Authorities disclose Information on level 3 offender

"Every 73 seconds in America somebody is sexually assaulted; And every nine minutes, that victim is a child." Source: Sexual Assault Services in Brainerd.

Lumasakila Izick Patterson
Lumasakila Izick Patterson

One woman said she is scared and asked how she could protect herself from a level 3 predatory offender moving into Crow Wing County.

Another resident asked why the predatory offender is moving to the rural Brainerd address and whether he had a job.

These were a few of the questions asked during a community notification meeting Tuesday, Jan. 19, hosted virtually by the Crow Wing County Sheriff’s Office. This is the first community notification meeting the county has hosted in a virtual format since the pandemic began. About 27 people joined the meeting and a majority stayed online for most of the estimated 90 minute presentation and question-and-answer session.

Community notification meetings are hosted to inform the public — not scare them about level 3 predatory offenders moving into a community, officials stated. The offender discussed was 29-year-old Lumasakila Izick Patterson, who is moving Wednesday, Jan. 20, to a facility on Johnson Road in the First Assessment District.

Patterson was 17 years old when he raped a 20-year-old woman in 2008 in Hennepin County, Brad Vandervegt with the Minnesota Department of Corrections said in his presentation. Patterson grabbed the woman, who was walking on a sidewalk, struck her with a fist and pulled her into the alley behind a building. He maintained control of the woman who was unknown to him through threats of violence. Vandervegt said the woman reported the assault and DNA was collected from the scene.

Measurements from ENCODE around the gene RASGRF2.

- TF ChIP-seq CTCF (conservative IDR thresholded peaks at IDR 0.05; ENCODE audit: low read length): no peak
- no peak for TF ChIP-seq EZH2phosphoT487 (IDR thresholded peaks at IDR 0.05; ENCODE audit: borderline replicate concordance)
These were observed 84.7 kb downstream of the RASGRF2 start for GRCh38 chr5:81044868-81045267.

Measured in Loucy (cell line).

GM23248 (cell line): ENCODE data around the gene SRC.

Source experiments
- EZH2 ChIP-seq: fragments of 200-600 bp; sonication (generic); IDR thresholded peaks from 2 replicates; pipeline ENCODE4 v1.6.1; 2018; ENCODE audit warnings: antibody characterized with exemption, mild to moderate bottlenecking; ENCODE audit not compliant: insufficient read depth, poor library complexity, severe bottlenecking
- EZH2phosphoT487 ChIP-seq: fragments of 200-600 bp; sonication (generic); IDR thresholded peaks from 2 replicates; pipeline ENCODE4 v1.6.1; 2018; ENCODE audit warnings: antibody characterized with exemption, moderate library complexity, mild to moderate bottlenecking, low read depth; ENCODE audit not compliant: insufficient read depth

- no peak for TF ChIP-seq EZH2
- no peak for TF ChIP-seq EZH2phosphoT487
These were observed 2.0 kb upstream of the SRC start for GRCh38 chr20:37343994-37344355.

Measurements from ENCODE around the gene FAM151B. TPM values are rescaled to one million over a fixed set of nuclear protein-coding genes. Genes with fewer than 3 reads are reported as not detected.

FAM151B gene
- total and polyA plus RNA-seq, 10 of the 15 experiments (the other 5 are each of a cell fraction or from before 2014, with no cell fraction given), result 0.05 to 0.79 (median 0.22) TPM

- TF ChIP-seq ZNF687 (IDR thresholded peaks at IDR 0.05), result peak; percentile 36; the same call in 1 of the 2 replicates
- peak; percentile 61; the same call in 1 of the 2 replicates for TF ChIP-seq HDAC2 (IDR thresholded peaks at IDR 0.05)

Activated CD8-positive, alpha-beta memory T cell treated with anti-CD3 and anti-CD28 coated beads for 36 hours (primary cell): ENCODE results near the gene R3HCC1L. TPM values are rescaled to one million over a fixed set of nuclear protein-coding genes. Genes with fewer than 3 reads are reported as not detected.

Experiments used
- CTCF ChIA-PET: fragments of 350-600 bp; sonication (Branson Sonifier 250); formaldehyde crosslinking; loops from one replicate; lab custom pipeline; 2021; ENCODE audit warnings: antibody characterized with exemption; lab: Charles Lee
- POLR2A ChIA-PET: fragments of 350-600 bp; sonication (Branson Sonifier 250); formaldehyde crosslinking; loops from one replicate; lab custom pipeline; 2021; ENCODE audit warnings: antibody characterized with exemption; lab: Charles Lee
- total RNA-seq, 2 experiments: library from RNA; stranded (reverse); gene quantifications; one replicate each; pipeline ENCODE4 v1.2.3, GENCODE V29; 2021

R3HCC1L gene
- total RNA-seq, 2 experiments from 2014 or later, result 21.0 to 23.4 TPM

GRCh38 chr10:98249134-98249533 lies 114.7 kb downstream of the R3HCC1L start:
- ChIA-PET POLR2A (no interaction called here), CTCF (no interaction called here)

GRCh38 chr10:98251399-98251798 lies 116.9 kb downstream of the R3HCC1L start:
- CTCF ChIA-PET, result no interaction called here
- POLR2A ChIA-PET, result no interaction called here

“In 2010, Mr. Patterson became known to law enforcemcent for another crime, not sex related, but that crime required DNA collection. Once that DNA was collected it was run against the state’s database, and a match was made. Law enforcement then charged Mr. Patterson, and he was then certified as an adult. Even though he was 17, at the time of the offense, any individual 16 years of age or older can be certified as an adult. This is considered an enhancement to the sentencing guidelines for these very heinous types of crimes.”

Patterson was convicted of first-degree criminal sexual conduct and sentenced to 10 years in prison, including 10 years of supervised conditional release. Patterson served two-thirds of his sentence and was released from prison in 2017. Outside of the prison walls, Patterson is not wanted by the law, but is on intensive supervision 24 hours a day, seven days a week.

Capt. Andy Galles with the Crow Wing County Sheriff’s Office said Patterson will be monitored not only by their office, but by DOC, Crow Wing County Community Services and Minnesota Department of Human Services.

“Even though we might not be happy that he is moving into your community or your neighborhood, he is being monitored,” Galles said. “We are very confident in our monitoring program, or from the public safety standpoint, the risk of somebody like Mr. Patterson (to reoffend) is very low.”

Data shows 90% of the level 3 offenders do not reoffend, 90% are known to the victim and 90% have not been previously convicted of a crime.

Aric Welle, one of four supervising agents who will be monitoring Patterson, said intensive supervised release is the strictest form of supervised release the state of Minnesota has and possibly even in the Midwest. Every offender has different conditions they have to follow and their job is to make sure they are in compliance with their conditions.